The Herald, 4 February 1993
NOW that some rains have fallen in the region, the V-shaped figures of women bent double tilling the land can be seen in Southern Africa’s rural landscape.
This hand tillage, mostly done by women, is termed “zero tillage”.
“How demeaning,” said one woman participant at a recent seminar in Harare?
“This term implies that virtually no work is being done. Do those who came up with this label realise how much energy and work it requires?”
Under normal circumstances, tilling the land is done by using ox-drawn ploughs.
But now, with most livestock dead or far too weak to plough as a result of the drought, the work must be done by hand – mostly by women.
Commercial farmers and environmentalists claim that this “zero tillage” is much better for the land. But how much thought has gone to the women who are doing the work?
Lessons for today
Zimbabwean women constitute a large percentage of small scale farmers, whose contribution to food production and security at household level is very well documented.
Due to incessant droughts, they however lack the draught power and high-powered machinery to make meaningful impact in the small-scale farming sector. This is why many have resorted to zero tillage (“kurima chibhakera”), an ancient farming mechanism, which has undergone transformations over the decades.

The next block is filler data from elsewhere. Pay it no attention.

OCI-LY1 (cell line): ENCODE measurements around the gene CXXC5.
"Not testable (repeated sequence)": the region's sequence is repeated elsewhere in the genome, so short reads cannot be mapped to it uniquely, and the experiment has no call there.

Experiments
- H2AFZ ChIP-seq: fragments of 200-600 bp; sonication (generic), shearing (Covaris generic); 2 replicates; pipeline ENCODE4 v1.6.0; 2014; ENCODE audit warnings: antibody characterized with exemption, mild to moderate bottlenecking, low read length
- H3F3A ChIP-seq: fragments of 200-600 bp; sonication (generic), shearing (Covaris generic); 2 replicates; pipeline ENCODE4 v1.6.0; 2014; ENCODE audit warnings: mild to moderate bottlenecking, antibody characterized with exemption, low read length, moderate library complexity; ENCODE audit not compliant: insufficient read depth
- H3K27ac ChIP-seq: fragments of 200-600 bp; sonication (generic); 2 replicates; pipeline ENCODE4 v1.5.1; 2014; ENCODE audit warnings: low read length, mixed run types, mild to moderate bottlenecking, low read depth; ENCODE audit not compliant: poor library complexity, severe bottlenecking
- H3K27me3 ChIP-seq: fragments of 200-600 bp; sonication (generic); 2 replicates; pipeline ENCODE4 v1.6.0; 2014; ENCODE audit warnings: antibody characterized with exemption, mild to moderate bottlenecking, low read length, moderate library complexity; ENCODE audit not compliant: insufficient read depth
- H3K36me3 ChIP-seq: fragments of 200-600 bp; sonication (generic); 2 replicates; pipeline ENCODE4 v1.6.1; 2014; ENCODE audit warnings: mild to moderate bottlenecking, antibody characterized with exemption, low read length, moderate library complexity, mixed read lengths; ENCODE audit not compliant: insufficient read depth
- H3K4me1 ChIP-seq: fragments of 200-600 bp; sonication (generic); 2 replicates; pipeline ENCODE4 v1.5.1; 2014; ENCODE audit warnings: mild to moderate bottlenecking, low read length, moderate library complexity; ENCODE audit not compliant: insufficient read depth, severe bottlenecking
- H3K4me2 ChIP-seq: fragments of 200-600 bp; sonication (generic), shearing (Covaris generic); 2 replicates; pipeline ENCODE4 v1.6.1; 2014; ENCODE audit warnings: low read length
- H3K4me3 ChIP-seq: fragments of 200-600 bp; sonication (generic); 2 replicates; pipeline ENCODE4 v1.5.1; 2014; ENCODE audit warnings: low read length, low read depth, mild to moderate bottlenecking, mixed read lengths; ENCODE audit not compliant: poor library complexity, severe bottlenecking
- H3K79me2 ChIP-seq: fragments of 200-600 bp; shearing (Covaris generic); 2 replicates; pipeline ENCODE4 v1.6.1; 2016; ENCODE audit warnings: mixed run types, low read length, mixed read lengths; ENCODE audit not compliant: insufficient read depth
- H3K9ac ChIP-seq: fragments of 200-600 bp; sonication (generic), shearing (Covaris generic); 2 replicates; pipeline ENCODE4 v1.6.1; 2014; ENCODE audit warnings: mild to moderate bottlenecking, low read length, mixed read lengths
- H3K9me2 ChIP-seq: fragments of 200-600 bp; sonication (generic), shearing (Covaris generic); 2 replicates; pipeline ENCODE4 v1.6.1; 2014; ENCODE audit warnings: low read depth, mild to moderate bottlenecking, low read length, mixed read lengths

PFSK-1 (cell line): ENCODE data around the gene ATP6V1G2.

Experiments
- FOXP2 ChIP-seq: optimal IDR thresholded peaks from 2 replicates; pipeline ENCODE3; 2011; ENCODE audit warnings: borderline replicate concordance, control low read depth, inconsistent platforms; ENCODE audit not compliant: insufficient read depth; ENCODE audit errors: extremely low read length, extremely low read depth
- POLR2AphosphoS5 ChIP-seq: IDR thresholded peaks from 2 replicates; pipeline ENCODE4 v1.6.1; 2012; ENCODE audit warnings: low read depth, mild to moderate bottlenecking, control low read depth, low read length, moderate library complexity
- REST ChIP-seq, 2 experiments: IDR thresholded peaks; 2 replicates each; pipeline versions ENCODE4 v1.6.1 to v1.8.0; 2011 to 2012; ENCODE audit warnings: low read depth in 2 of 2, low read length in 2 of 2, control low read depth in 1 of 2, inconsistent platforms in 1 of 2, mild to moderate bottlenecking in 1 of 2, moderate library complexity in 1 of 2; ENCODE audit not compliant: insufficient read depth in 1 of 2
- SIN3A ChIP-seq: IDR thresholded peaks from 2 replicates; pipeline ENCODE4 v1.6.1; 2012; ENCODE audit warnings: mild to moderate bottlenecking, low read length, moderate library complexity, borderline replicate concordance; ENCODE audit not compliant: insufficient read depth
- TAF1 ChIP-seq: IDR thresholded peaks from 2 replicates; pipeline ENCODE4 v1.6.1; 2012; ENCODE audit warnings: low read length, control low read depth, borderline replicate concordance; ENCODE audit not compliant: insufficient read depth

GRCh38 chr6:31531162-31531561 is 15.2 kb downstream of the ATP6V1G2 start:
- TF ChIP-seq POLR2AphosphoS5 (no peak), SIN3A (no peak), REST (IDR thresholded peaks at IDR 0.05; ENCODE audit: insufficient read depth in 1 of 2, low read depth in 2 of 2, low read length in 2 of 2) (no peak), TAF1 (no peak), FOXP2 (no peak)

Livestock diseases such as tick-bone have dealt a major blow on cattle for draught power, hence the adoption of zero tillage in the agricultural industry. Over the years, we have witnessed Government introducing “Zunde raMambo”, “Maguta”, “Zero tillage”, “Command agriculture” and now the “Pfumvudza” initiatives, all meant to improve the country’s food security situation.
Zero tillage is also called “no-till farming” or “direct drilling” – an agricultural method used in crop or pasture growing, without necessarily disturbing the soil through tillage and having little effect on soil erosion.